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Gut 62:531-539 doi:10.1136/gutjnl-2012-302578
  • Inflammatory bowel disease
  • Original article

Connecting dysbiosis, bile-acid dysmetabolism and gut inflammation in inflammatory bowel diseases

  1. Philippe Seksik1,2,3
  1. 1INSERM ERL U 1057, UMR 7203, Paris, France
  2. 2UMR 7203 Laboratoire des Biomolécules, Ecole Normale Supérieure, Paris, France
  3. 3Département de Gastro-entérologie et Nutrition, Hôpital Saint Antoine, AP-HP, Paris, France
  4. 4Département de Biochimie B et LCBGM, Hôpital Saint Antoine AP-HP, Paris, France
  5. 5Mu-Tis, Paris, France
  6. 6MICA, Institut MICALIS, Institut National de la Recherche Agronomique (INRA), Jouy-en-Josas, France
  7. 7Département d'Hépatologie -Centre National de Référence des Maladies Inflammatoires des Voies Biliaires, Hôpital Saint Antoine, AP-HP, Paris, France
  1. Correspondence to Prof Philippe Seksik, Service de Gastroentérologie et Nutrition, Hôpital St-Antoine, 184 rue du Faubourg St-Antoine, 75571 Paris Cedex 12, France; philippe.seksik{at}sat.aphp.fr
  • Received 2 August 2012
  • Accepted 3 August 2012
  • Published Online First 19 September 2012

Abstract

Objective Gut microbiota metabolises bile acids (BA). As dysbiosis has been reported in inflammatory bowel diseases (IBD), we aim to investigate the impact of IBD-associated dysbiosis on BA metabolism and its influence on the epithelial cell inflammation response.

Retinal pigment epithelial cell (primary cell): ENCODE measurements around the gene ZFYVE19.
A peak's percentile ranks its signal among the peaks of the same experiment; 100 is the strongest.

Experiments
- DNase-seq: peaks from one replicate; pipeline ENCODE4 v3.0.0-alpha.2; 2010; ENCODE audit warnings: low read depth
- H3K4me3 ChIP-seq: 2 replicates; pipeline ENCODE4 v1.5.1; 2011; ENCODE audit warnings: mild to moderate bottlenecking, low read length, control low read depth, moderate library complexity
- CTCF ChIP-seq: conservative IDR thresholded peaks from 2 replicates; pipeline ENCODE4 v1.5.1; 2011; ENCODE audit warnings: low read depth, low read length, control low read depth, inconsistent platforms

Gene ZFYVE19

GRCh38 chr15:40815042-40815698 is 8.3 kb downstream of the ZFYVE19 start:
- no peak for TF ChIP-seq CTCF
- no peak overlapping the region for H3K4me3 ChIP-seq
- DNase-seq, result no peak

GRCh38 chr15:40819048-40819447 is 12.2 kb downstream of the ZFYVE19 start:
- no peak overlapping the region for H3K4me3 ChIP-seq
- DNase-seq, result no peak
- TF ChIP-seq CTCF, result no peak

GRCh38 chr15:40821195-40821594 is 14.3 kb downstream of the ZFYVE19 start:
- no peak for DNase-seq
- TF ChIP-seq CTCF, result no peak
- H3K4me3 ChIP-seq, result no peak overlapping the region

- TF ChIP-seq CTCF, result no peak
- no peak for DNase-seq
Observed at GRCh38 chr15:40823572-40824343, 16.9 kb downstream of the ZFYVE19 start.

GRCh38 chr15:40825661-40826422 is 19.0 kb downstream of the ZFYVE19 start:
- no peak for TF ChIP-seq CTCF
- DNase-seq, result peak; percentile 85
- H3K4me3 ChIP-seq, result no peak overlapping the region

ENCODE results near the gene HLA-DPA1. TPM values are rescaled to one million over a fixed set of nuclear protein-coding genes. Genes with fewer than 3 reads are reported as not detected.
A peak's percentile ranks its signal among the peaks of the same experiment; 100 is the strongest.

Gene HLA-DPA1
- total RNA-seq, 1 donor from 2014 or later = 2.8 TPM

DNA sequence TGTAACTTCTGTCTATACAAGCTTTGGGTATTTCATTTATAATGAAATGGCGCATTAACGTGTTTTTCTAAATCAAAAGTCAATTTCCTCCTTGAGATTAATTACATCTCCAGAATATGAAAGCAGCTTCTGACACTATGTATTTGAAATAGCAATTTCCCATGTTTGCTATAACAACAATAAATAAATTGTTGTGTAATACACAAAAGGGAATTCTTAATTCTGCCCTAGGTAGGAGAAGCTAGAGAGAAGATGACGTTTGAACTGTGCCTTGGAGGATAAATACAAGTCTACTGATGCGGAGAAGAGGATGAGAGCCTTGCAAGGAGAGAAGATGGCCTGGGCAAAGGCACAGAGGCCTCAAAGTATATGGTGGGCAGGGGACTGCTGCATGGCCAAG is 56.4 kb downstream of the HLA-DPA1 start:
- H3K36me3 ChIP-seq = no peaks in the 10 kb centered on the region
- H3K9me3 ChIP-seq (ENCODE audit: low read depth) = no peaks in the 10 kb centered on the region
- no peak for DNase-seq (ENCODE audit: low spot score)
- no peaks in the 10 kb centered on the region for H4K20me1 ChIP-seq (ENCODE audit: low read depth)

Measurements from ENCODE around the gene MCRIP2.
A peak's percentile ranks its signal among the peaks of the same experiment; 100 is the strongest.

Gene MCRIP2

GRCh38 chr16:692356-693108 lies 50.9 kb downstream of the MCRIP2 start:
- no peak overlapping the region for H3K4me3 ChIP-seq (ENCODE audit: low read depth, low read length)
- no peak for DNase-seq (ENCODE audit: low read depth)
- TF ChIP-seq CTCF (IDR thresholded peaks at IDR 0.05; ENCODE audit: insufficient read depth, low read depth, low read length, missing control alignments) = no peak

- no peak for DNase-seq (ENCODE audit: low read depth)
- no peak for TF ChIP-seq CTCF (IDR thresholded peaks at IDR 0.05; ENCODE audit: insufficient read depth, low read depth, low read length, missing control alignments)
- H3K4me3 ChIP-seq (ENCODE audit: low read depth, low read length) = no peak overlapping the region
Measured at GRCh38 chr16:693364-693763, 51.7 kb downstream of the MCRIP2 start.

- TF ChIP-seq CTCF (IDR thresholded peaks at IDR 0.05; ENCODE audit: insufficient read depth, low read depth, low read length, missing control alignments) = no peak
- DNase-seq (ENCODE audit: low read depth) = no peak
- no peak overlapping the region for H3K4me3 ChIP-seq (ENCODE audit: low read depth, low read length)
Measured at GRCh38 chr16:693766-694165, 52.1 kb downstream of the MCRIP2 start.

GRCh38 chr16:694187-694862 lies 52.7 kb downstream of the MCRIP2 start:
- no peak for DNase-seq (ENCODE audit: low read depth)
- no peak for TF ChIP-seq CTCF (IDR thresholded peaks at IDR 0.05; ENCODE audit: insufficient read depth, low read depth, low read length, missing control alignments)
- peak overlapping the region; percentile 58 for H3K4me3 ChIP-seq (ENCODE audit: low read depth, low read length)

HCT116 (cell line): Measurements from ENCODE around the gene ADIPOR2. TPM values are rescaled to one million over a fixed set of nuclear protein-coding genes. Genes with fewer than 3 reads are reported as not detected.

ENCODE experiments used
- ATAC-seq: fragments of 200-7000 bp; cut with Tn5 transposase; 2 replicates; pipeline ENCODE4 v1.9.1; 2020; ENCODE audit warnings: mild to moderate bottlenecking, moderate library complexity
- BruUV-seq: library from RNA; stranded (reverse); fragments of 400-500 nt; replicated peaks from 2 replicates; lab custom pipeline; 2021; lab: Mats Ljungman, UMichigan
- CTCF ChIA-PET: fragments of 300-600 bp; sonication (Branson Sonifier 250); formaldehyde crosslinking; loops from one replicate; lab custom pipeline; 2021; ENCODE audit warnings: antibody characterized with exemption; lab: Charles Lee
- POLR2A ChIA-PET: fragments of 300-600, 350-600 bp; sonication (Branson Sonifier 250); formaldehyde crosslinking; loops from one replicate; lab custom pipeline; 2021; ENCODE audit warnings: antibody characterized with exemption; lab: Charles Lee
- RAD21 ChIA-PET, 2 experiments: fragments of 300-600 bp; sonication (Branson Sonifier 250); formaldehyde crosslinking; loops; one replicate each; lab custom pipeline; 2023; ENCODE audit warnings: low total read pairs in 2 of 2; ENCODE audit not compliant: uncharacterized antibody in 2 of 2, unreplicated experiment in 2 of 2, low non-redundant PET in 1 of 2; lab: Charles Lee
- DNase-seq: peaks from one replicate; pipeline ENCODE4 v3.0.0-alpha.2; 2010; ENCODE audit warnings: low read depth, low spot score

Design Faecal and serum BA rates, expressed as a proportion of total BA, were assessed by high-performance liquid chromatography tandem mass spectrometry in colonic IBD patients (42) and healthy subjects (29). The faecal microbiota composition was assessed by quantitative real-time PCR. Using BA profiles and microbiota composition, cluster formation between groups was generated by ranking models. The faecal BA profiles in germ-free and conventional mice were compared. Direct enzymatic activities of BA biotransformation were measured in faeces. The impact of BA on the inflammatory response was investigated in vitro using Caco-2 cells stimulated by IL-1β.

Results IBD-associated dysbiosis was characterised by a decrease in the ratio between Faecalibacterium prausntizii and Escherichia coli. Faecal-conjugated BA rates were significantly higher in active IBD, whereas, secondary BA rates were significantly lower. Interestingly, active IBD patients exhibited higher levels of faecal 3-OH-sulphated BA. The deconjugation, transformation and desulphation activities of the microbiota were impaired in IBD patients. In vitro, secondary BA exerted anti-inflammatory effects, but sulphation of secondary BAs abolished their anti-inflammatory properties.

Conclusions Impaired microbiota enzymatic activity observed in IBD-associated dysbiosis leads to modifications in the luminal BA pool composition. Altered BA transformation in the gut lumen can erase the anti-inflammatory effects of some BA species on gut epithelial cells and could participate in the chronic inflammation loop of IBD.